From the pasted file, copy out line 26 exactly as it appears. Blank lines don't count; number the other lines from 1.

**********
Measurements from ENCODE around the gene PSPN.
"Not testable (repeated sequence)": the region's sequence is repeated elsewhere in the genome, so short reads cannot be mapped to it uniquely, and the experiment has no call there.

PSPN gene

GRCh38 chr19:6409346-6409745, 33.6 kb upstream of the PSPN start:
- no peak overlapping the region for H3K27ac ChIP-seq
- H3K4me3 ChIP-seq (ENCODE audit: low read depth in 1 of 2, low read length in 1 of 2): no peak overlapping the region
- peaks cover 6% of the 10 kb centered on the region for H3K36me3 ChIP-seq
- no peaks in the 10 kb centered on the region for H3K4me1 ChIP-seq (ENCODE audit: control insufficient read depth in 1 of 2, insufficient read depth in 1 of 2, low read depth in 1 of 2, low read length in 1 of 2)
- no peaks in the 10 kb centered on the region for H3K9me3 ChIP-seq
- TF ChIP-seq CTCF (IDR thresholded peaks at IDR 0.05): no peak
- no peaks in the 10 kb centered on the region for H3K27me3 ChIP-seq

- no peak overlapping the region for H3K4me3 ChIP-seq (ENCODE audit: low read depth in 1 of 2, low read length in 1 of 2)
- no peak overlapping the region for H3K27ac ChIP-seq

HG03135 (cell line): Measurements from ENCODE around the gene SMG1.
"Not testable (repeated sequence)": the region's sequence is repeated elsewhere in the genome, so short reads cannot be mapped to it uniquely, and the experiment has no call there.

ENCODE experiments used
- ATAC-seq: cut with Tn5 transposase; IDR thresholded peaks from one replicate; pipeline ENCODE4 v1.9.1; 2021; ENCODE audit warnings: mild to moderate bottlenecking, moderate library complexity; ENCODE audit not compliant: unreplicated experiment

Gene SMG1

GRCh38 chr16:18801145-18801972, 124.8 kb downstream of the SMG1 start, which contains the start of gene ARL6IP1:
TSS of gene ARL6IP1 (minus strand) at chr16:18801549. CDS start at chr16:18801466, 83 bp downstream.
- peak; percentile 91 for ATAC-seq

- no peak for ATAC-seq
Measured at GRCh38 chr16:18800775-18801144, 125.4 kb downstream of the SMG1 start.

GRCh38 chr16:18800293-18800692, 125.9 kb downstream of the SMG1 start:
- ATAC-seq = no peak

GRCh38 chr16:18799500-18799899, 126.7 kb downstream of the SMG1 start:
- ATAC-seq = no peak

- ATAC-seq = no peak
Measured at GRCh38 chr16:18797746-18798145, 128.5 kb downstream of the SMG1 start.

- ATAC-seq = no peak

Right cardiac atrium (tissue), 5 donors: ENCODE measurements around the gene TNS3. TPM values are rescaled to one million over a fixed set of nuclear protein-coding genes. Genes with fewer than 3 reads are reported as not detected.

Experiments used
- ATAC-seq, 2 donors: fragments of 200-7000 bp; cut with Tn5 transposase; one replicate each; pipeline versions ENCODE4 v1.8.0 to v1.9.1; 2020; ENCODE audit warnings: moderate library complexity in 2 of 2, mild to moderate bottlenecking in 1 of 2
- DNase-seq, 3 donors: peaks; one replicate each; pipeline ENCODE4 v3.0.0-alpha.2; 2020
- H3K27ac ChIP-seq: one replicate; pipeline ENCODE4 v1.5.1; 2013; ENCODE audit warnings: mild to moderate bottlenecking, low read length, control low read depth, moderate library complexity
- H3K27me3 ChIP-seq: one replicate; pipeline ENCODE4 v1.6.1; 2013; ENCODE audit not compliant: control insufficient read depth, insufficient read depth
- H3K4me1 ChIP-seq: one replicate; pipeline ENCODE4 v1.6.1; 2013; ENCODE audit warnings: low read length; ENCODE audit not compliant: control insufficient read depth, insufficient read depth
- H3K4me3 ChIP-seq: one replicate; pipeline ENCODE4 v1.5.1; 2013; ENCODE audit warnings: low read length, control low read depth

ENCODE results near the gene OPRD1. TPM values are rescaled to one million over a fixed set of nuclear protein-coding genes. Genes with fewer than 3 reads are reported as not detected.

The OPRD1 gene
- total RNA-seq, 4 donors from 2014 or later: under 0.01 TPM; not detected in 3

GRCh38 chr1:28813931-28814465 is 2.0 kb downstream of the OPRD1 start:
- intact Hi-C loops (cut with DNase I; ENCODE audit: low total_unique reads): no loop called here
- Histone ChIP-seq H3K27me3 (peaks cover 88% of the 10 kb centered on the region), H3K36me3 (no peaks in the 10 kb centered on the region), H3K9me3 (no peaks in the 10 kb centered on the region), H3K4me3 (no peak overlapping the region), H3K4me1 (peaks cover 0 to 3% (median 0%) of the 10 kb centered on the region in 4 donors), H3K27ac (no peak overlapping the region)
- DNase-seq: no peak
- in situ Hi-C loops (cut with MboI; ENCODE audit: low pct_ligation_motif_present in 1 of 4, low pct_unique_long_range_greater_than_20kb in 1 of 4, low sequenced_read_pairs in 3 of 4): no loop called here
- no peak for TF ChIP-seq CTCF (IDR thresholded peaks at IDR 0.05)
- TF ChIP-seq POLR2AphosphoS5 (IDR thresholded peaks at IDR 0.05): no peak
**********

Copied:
GRCh38 chr16:18799500-18799899, 126.7 kb downstream of the SMG1 start: